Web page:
Isolated New Moms Now Rely On Online Village After Childbirth | Texas Public Radio

Isolated New Moms Now Rely On Online Village After Childbirth

Apr 23, 2020
Originally published on April 24, 2020 1:33 pm

From Texas Standard:

For new parent Tracy Franklin Squires, her first take on motherhood echoed that of most moms, during this time of isolation because of the coronavirus pandemic.

“I have an infant at home,” Franklin Squires said. “So, I’m terrified.”

The 41-year-old Seguin woman gave birth in mid-February after years of in vitro fertilization treatments. Her baby was born premature mere weeks before COVID-19 began killing people in Texas and, right before Texas officials issued social distancing orders.

Before the coronavirus, new parents often turned to family and friends for expert advice in those first wary days after coming home from the hospital.

But now, they’re having to turn to Zoom or Skype.

And new parents are looking for ways to learn even the most basic skills like breastfeeding, turning to people like Ann Bennett in Austin, a lactation consultant and author of the book “The Breastfeeding Class You Never Had.”

With clients connecting exclusively through screens because of COVID -19, Bennett said she’s visiting with moms all over the country.

“I’ve seen the background of New York and San Francisco," Bennett said.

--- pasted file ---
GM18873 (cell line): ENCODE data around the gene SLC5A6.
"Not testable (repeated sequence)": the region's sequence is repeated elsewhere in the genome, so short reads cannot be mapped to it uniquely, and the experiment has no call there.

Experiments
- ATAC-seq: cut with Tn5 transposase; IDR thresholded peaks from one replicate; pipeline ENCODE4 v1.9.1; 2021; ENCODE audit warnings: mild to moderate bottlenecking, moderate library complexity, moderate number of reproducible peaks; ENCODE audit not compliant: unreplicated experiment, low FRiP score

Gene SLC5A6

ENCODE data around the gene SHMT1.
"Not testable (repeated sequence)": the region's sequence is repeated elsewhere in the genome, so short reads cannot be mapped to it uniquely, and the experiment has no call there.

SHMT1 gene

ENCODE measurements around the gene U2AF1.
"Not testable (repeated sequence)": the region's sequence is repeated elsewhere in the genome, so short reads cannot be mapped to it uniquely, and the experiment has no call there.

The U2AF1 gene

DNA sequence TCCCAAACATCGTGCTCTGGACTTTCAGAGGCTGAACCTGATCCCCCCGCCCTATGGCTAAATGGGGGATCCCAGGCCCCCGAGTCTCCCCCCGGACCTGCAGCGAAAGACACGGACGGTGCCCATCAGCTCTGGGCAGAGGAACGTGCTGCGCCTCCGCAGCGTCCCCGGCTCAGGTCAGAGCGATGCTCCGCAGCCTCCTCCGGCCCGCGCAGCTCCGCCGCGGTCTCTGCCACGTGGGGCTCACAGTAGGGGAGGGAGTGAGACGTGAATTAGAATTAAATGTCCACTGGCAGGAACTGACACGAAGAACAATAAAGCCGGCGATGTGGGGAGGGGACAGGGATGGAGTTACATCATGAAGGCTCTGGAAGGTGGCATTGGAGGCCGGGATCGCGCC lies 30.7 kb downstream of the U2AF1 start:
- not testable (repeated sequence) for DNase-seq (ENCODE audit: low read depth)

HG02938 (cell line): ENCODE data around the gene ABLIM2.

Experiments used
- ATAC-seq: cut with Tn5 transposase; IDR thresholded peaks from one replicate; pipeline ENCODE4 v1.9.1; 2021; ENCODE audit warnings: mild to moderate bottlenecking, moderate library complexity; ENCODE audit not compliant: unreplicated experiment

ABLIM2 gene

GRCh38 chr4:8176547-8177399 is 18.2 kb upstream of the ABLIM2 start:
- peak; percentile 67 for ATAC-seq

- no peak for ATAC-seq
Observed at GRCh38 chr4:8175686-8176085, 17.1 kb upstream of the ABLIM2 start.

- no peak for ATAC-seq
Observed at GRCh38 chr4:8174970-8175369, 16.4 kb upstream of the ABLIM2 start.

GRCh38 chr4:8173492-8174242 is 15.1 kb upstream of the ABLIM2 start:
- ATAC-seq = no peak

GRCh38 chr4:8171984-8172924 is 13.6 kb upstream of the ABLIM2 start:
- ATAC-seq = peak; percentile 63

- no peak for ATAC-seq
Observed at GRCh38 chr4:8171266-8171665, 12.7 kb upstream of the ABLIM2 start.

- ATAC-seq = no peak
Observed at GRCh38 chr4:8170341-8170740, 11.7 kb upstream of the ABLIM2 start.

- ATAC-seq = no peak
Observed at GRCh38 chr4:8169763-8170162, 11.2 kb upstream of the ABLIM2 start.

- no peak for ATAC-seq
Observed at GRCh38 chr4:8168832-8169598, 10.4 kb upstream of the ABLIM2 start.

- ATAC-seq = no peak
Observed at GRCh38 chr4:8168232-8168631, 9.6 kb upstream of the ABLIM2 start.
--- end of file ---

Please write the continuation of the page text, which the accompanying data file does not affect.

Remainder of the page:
Guiding new moms online is all about giving new moms specific verbal cues, she said.

After 15 years in the field, Bennett knows what correct breast feeding looks like, even if it is through a screen.

“So, when it’s wrong, it stands out like an elephant in the room with a lampshade on [and] wearing pajamas.” Bennett said. “It’s not like you walk in and say ‘Is that an elephant?’ You go, ‘Whoa! That’s not right!’”

Franklin Squires’ baby is now eight weeks old and some things are getting easier.

She’s still seeking the wisdom of her own online village. From tips on how to prevent postpartum depression, to when a fever is just a fever, Franklin Squires is not alone on her searches. She said “hundreds and hundreds and hundreds of people” sign in to each Zoom session. She sees “all of these women in little squares popping up holding a little tiny baby…just by themselves.”

And there are new challenges ahead. Soon, she will go back to work as an assistant prosecutor with Bexar County. If orders are not lifted soon, she will be working from home with her new baby on her lap.

Copyright 2020 KUT 90.5. To see more, visit KUT 90.5.

Tags: